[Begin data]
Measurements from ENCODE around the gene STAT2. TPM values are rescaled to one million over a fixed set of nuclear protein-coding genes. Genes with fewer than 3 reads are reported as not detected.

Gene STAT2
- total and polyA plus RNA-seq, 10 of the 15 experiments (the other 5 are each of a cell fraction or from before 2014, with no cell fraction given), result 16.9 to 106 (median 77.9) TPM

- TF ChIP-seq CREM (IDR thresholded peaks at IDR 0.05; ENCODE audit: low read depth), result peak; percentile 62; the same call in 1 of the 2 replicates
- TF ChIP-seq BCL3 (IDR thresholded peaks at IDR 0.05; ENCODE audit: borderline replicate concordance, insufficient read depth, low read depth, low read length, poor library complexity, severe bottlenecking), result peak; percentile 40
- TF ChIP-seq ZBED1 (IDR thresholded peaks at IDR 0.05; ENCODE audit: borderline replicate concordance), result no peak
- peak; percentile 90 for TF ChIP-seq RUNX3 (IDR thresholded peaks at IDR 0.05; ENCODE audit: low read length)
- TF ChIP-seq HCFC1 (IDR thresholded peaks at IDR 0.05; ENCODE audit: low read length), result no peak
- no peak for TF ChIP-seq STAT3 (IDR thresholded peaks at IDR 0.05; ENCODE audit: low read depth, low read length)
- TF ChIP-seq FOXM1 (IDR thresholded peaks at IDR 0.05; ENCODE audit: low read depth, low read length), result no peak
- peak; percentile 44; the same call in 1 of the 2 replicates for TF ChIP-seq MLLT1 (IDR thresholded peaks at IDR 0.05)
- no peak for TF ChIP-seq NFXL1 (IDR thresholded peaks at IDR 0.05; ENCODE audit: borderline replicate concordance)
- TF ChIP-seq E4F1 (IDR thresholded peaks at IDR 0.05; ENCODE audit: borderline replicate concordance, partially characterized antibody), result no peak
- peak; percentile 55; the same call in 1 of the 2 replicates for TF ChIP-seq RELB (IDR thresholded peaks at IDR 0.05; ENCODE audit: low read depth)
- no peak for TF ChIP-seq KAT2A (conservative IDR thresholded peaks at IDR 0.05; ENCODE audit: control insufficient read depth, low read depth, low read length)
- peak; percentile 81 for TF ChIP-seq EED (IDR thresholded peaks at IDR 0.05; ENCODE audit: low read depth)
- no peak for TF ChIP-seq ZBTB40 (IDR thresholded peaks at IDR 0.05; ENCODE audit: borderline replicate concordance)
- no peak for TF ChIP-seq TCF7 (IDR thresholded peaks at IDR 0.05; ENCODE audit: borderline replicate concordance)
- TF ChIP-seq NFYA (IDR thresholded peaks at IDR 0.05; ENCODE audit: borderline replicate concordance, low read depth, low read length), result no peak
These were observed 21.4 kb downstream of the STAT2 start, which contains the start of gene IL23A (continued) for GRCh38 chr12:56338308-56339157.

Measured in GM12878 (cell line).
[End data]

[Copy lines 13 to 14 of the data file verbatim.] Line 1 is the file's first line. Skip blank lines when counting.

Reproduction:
- TF ChIP-seq E4F1 (IDR thresholded peaks at IDR 0.05; ENCODE audit: borderline replicate concordance, partially characterized antibody), result no peak
- peak; percentile 55; the same call in 1 of the 2 replicates for TF ChIP-seq RELB (IDR thresholded peaks at IDR 0.05; ENCODE audit: low read depth)